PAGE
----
The Foreign Ministry spokesman concluded, “As has been already proclaimed, if the United States and the South Korean puppets let a single spark of fire fly to the territorial areas where the sovereignty of our Republic is exercised, our army will reduce the strongholds of aggression and provocation to ashes with its invincible Hwaso’ng guns fully loaded with nuclear warheads, and leave them with no chance of survival, thereby reliably defending the security of the fatherland and the happiness of the people to the last.”
On 9 March, a spokesman for the North Korean Strategic Force ( i.e., the missile forces) of the Korean People’s Army (KPA) defended North Korea’s right to launch missiles. The Korean Central News Agency published the statement. Excerpts follow.
“…Our Strategic Force is maintaining an elevated state of agitation in line with the demands of the grave situation that can break out into a real war at any time and flawlessly making preparations for maneuverability, for positions, for technology, and for strikes so that each Hwaso’ng gun can instantly and immediately emit the trails of annihilate-the-enemy fire, if only the order is given…”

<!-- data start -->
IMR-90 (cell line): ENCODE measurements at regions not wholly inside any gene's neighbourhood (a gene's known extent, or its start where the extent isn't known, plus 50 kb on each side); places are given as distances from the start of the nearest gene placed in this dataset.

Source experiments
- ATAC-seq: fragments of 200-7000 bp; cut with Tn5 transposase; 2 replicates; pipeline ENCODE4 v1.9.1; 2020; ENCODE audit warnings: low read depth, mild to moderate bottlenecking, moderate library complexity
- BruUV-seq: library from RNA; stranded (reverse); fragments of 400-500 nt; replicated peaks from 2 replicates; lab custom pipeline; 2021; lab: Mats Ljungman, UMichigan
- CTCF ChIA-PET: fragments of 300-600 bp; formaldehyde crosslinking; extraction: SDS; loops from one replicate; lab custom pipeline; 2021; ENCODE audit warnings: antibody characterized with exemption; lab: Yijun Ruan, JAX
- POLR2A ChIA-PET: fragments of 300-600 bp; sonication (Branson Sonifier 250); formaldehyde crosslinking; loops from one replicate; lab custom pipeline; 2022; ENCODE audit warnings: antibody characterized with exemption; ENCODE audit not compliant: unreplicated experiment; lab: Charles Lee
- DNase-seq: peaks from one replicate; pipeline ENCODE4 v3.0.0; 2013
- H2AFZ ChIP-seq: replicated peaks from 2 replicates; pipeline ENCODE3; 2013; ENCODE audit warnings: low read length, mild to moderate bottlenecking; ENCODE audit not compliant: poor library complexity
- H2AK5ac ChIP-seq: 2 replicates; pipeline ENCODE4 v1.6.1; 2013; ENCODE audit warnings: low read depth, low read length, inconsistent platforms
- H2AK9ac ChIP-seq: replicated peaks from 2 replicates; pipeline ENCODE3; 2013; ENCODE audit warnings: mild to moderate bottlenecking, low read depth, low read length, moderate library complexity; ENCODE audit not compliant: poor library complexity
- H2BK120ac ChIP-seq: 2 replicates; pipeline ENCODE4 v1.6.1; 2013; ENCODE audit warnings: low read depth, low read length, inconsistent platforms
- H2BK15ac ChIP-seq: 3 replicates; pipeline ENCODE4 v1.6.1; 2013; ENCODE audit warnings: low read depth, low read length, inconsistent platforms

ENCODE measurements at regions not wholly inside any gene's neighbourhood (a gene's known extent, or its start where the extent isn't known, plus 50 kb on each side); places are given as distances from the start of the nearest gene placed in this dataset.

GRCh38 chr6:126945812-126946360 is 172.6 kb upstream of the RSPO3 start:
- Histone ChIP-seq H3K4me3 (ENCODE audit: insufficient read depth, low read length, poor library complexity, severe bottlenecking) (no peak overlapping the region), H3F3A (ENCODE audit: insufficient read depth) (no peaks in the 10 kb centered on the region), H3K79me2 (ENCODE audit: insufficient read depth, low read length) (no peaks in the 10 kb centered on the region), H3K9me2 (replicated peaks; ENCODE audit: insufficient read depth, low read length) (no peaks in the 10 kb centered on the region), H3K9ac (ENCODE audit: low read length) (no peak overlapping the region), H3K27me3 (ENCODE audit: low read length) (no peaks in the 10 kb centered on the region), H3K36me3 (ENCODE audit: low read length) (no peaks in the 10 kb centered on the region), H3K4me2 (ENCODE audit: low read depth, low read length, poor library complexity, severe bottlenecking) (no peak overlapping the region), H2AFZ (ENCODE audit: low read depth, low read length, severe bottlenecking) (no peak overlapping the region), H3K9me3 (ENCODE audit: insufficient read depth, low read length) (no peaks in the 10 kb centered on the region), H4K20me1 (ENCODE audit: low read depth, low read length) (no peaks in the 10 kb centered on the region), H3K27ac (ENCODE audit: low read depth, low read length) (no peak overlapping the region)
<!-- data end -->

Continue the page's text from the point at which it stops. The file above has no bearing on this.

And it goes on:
“No matter what rhetoric the aggressors and provokers may make, our Strategic Force will more perfectly arm itself with our-style rockets of super precision and intelligence and further round off the Juche-based rocket strike war methods.”
“The US and the south Korean puppet forces should clearly bear in mind that our warning that if a single bullet is fired into the areas where the sovereignty of the Democratic People’s Republic of Korea (DPRK) is exercised, it will blow up the bases of aggression and provocation with the matchless Hwasong artillery pieces mounted with nuclear warheads, is not hot air.”
On 9 March, a spokesman for the National Peace Committee (Norks) denounced South Korea for bringing in materials and equipment for the Terminal High Altitude Area Defense (THAAD) deployment as soon as the site agreement was signed, and stated South Korea’s maneuvers to deploy THAAD at an early date will “bring about only catastrophic consequences and disasters.”